Jimmy pulled the Corvair Monza Spyder up to the curb, parking parallel, right in front of the steps that led into the Lewis of Hollywood hairstyling salon where Darren’s mom worked. Jimmy jumped out of the car without opening the door, one of his signature moves that Darren hated because the only time he’d tried the move he’d spent four days healing the big muscle in his upper right thigh. Darren breathed in and out deeply before opening the door and getting out.
Kalakaua traffic was high with the cars passing by slowly all doing the same thing; trying to get a glimpse of the rock and roll king himself who might be entering or leaving the Moana Hotel.
“Like we’re going to get in there this time,” Darren whispered to himself, as Jimmy’s enthusiasm was simply too over the top to attempt to deal with.
“Fame is just a few feet away,” Jimmy laughed, doing some sort of two-step dance as he waited patiently for Darren to slowly move toward the main entrance of the hotel behind him.
The lobby was disconcertingly empty, totally unlike the day before when it had been a hotbed of activity. The big screens blocking all views of the back patio and the beach were gone, and people walked about under and around the giant banyan tree that was the sole overwhelming and single massive piece of flora in the very center of the bar area. Darren looked up at it with some hope. Maybe Elvis was gone and life could return to normal. The glint of the brass plaque cut into the side of the great tree trunk sparkled back at him, as if to tell him that everything was going to be alright. The plaque he’d read many times over. It was a solid chunk of thick brass with letters carved deeply into it. The letters informed any reader that Robert Louis Stevenson had spent his days writing the book Treasure Island under it. There was no date on the brass plate but it was all grown over and so deeply embedded in the tree’s thick bark that the fact that Stevenson had lived so long ago made the data carved into almost believable.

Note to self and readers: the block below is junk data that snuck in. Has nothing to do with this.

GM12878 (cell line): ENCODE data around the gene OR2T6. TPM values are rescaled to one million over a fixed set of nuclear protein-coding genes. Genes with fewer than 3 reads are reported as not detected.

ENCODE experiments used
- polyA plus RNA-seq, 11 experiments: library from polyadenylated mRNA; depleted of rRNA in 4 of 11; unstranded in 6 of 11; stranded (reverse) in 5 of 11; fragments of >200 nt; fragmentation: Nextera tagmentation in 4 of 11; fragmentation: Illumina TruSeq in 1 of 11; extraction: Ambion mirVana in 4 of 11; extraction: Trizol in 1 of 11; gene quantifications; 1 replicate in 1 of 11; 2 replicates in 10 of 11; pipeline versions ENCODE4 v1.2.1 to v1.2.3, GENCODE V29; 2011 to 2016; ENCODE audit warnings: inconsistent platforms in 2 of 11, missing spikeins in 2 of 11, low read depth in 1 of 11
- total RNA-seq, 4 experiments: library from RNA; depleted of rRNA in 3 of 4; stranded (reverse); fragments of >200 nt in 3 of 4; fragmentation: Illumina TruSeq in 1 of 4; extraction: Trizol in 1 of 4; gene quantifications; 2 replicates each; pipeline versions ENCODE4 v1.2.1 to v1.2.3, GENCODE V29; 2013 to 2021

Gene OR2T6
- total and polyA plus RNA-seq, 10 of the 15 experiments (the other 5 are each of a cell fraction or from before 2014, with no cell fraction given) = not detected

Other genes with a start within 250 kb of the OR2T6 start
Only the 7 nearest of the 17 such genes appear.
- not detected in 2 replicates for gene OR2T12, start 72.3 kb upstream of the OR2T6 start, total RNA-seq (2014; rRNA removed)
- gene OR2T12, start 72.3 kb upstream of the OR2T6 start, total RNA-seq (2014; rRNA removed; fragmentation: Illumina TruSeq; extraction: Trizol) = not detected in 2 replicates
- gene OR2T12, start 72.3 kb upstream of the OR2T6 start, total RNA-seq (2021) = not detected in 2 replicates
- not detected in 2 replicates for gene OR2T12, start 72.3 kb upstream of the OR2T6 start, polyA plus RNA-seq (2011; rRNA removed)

Jimmy had just laughed when Darren had proudly pointed the plaque out to him more than a year before.
“Stevenson wrote that book in 1882 and the Moana wasn’t even built until 1901, so how can that be?” he’d said, rubbing his chin with one hand while staring at the brass plate and trying to look like he was serious.
“Oh,” was all Darren had managed to say in reply. Jimmy knew things regular kids had no idea about. Darren wanted to point out that Stevenson still could have written the book under the banyan tree because the tree itself had to be at least hundreds of years old, but he’d chosen to say nothing.
“Don’t even think it,” Jimmy had gone on, as if Darren had added what he was thinking. “The tree was planted in 1904. My dad has a book about the hotel at home. I’ll let you borrow it, but it can’t leave the house.
Darren moved past the tree, giving one last wistful look at the authentic-looking plate. He’d liked it better when he’d believed that Stevenson had been there and written the book, as the bogus plate indicated.